- REVIEW (Read the NY Times Review and Rex Stout's response, in verse, "Apologia Pro Via")
Thirty men, bankers, doctors, taxi drivers, lawyers, professors, salesmen -- all were working, eating and sleeping in the shadow of the fear of death. They had been threatened by one of their college classmates -- Paul Chapin, the artist and writer with a crippled leg, and they knew that his was not an idle threat.
Two who shared that fear died. A third disappears. Those remaining lose their nerve. Their appeals to the police are fruitless, for their Nemesis has so astutely obscured his trail that the police do not even believe he is there. Then Evelyn Hibbard, the niece of the third victim, the man who disappeared, goes in desperation to Nero Wolfe.
Nero Wolfe concludes the case, shatters the fear and collects his fees, all his wits and intuition are needed, not only to corner the murders but also to protect his own life from the vengeance of the man he hunts. Here is one of the most extraordinary cases of that amazing modern detective, the beer-drinking, orchid-loving fat man, Nero Wolfe.
[Hibbard:] "In these eleven days I have learned that psychology, as a formal science, is pure hocus-pocus. All written and printed words, aside from their function of relieving boredom, are meaningless drivel. I have fed a half-starved child with my own hands. I have seen two men batter each other with their fists until the blood ran. I have watched boys picking up girls. I have heard a woman tell a man, in public and with a personal application, facts which I had dimly supposed were known, academically, only to those who have read Havelock Ellis. I have seen a tough boy of the street pick up a wilted daffodil from the gutter. It is utterly amazing, I tell you, how people do things they happen to feel like doing. And I have been an instructor in psychology for seventeen years! Merde! Could I have a little more whisky?" (p. 138)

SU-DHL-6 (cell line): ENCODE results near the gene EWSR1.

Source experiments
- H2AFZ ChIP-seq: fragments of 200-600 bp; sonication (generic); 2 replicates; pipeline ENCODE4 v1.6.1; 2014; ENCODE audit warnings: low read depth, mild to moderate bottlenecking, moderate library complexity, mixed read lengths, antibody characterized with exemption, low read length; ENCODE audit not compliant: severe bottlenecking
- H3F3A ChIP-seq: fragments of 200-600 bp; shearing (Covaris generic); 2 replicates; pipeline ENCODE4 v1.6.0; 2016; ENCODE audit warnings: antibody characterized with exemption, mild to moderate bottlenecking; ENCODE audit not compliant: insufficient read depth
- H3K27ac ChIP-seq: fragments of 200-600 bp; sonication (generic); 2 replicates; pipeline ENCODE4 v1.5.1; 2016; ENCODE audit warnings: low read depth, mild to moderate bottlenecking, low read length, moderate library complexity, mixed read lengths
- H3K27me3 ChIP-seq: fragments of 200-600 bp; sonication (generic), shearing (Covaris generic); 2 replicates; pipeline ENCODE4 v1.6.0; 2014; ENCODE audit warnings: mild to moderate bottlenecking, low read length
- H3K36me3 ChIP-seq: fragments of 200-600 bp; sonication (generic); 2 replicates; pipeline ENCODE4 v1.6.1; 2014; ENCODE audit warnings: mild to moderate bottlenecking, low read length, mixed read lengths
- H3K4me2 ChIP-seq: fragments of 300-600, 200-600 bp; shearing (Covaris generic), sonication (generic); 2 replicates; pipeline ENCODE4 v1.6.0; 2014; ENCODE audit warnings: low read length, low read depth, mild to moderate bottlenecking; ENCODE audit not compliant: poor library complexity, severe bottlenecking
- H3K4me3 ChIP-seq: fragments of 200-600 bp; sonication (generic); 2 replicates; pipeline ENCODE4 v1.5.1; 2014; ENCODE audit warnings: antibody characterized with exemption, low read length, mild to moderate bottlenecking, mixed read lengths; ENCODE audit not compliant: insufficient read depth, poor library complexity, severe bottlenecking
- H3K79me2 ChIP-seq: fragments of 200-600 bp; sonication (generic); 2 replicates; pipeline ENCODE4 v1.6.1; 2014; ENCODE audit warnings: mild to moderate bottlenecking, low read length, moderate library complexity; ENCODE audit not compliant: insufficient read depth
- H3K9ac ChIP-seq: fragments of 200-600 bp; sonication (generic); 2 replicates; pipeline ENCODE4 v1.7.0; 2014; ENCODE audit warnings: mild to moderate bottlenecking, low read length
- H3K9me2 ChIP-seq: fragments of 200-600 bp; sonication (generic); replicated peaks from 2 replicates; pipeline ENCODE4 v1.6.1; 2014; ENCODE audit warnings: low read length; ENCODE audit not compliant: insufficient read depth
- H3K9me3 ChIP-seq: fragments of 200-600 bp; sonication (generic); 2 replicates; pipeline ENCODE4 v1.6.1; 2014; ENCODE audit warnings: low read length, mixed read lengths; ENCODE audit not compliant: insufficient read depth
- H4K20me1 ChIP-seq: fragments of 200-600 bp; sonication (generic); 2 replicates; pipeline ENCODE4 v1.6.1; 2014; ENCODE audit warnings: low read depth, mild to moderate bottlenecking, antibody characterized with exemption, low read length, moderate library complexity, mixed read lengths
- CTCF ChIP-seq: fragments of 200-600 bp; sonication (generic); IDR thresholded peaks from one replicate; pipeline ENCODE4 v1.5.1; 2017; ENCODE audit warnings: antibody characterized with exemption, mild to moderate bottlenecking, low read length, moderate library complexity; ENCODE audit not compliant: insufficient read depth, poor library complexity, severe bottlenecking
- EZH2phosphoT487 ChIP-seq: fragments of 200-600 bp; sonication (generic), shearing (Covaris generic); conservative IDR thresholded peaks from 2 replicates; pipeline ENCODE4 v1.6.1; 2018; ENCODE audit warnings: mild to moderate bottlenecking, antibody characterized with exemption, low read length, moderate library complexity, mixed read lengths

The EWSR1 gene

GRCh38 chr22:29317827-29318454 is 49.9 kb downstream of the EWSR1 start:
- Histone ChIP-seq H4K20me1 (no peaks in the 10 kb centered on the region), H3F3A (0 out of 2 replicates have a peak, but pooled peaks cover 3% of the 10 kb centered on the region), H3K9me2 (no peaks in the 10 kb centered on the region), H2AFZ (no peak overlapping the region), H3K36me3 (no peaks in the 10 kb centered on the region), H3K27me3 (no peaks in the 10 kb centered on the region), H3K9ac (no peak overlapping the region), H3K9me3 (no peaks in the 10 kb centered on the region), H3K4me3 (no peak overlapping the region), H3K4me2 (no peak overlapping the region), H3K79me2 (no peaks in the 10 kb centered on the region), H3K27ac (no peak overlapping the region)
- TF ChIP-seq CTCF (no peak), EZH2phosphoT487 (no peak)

A great story: opens with Archie's summary of a newspaper article about Paul Chapin, a man who claimed to have written a book about a murder he committed. Notable also for the character of Andrew Hibbard, the first of many psychologists to pass through Stout's pages....